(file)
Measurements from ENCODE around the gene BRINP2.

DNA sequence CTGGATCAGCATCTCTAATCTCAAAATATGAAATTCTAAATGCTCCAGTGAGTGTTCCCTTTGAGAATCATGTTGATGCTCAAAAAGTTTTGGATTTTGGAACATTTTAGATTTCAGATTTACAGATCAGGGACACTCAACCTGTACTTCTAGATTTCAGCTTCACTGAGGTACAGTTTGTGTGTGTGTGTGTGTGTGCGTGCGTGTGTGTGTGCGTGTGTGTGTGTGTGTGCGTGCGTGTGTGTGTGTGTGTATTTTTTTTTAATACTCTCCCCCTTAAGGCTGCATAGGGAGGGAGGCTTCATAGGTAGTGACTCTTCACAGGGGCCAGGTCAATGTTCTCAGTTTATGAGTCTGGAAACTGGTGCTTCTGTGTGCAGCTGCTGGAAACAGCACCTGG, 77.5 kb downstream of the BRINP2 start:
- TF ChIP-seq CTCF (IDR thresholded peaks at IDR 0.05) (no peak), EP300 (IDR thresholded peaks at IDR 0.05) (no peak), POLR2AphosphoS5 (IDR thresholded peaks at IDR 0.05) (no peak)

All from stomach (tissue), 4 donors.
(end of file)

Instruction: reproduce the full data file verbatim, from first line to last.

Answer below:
Measurements from ENCODE around the gene BRINP2.

DNA sequence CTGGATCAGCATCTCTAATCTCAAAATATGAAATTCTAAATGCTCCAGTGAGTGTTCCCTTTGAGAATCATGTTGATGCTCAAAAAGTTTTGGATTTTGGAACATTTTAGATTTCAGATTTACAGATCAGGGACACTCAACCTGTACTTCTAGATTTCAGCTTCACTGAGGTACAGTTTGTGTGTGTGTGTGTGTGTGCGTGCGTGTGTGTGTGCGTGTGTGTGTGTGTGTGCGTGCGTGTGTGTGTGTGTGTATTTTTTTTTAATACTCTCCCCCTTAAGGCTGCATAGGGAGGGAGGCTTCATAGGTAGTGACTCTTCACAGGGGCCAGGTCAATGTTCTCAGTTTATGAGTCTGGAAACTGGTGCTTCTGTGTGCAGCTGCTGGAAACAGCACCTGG, 77.5 kb downstream of the BRINP2 start:
- TF ChIP-seq CTCF (IDR thresholded peaks at IDR 0.05) (no peak), EP300 (IDR thresholded peaks at IDR 0.05) (no peak), POLR2AphosphoS5 (IDR thresholded peaks at IDR 0.05) (no peak)

All from stomach (tissue), 4 donors.